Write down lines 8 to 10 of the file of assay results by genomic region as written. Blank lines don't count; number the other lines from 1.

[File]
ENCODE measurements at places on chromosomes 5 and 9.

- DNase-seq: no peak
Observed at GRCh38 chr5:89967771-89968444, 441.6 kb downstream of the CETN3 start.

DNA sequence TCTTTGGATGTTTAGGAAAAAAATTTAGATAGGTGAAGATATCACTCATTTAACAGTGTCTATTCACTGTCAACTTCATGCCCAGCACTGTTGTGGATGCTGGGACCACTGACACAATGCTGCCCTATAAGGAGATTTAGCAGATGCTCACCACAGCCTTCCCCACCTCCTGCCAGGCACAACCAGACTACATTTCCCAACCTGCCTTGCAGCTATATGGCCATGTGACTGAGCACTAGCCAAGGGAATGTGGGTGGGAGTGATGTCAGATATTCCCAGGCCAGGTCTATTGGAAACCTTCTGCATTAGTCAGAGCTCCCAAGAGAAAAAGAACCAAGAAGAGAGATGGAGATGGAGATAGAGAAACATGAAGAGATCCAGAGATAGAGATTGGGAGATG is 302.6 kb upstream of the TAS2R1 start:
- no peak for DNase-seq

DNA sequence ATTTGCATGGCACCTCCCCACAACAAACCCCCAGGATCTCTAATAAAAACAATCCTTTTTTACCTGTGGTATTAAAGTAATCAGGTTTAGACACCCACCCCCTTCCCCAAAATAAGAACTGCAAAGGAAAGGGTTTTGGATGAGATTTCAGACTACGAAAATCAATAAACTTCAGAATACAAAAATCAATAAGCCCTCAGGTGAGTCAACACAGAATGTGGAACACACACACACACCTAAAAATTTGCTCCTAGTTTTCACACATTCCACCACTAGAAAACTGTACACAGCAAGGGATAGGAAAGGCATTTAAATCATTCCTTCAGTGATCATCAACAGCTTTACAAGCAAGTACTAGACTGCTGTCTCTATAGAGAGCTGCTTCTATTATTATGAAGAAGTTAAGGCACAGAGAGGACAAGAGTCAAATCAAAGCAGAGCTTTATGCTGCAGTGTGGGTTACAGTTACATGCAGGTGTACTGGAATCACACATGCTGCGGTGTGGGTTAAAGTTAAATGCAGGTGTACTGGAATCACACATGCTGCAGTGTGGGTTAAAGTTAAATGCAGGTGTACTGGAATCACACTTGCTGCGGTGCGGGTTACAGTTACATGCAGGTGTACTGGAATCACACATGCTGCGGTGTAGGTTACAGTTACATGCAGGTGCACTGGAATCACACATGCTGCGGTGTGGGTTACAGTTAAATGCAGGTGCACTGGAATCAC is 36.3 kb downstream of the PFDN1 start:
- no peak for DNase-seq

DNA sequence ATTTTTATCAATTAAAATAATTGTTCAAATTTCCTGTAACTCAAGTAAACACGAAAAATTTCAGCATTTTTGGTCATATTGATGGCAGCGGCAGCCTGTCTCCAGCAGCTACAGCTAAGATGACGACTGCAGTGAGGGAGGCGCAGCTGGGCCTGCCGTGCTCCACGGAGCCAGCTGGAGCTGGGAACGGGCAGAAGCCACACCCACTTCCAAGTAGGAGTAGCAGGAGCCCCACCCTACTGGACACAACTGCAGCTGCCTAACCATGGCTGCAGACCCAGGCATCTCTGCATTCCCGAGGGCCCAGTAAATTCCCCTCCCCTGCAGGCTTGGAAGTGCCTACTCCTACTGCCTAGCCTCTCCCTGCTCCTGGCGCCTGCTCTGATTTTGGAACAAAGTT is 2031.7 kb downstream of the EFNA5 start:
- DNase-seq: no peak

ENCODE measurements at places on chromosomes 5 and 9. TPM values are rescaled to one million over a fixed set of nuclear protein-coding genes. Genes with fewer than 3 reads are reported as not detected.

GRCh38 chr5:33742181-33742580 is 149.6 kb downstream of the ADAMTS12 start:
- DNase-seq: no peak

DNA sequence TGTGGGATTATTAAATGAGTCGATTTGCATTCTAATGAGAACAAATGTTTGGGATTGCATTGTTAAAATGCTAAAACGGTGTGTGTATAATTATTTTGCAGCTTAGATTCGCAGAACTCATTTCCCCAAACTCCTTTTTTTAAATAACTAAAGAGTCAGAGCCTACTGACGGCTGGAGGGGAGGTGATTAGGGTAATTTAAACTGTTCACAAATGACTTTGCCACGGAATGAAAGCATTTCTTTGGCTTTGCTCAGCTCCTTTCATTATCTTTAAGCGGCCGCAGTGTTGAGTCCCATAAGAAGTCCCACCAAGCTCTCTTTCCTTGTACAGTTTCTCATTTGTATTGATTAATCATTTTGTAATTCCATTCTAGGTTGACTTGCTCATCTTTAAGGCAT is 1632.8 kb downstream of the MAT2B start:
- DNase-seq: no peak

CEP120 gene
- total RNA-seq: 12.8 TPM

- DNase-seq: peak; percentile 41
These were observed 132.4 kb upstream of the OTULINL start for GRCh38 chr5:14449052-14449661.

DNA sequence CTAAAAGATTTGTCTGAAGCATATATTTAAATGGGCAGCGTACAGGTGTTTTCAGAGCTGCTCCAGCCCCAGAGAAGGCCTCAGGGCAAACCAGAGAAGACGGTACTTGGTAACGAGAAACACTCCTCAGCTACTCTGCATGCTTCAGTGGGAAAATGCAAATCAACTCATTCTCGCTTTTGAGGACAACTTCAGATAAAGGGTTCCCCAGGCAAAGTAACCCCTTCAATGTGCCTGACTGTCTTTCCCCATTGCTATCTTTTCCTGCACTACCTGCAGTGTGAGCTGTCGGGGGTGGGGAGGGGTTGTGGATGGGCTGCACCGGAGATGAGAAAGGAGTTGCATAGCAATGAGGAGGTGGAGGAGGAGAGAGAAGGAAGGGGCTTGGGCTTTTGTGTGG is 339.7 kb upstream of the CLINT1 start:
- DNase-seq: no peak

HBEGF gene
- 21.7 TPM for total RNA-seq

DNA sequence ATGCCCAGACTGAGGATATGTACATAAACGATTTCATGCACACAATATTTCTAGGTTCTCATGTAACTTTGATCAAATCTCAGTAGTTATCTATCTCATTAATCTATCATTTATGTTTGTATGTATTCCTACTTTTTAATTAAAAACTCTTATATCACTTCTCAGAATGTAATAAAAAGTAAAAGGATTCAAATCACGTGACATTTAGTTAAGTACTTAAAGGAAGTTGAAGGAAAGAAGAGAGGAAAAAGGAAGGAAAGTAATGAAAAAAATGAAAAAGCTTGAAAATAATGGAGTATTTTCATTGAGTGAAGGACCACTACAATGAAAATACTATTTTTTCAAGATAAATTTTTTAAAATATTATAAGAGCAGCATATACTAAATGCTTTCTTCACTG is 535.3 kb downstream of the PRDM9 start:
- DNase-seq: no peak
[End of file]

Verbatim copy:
DNA sequence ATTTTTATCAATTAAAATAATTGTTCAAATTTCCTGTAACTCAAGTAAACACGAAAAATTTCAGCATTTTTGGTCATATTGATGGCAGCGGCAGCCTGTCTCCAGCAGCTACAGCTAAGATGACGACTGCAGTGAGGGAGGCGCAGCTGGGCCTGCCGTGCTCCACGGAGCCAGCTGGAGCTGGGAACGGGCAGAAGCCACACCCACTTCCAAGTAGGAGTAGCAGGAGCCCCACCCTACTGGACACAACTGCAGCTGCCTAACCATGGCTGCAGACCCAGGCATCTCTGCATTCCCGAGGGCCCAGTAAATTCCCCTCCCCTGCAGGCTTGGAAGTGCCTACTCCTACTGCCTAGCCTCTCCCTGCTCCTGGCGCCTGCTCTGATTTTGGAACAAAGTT is 2031.7 kb downstream of the EFNA5 start:
- DNase-seq: no peak

ENCODE measurements at places on chromosomes 5 and 9. TPM values are rescaled to one million over a fixed set of nuclear protein-coding genes. Genes with fewer than 3 reads are reported as not detected.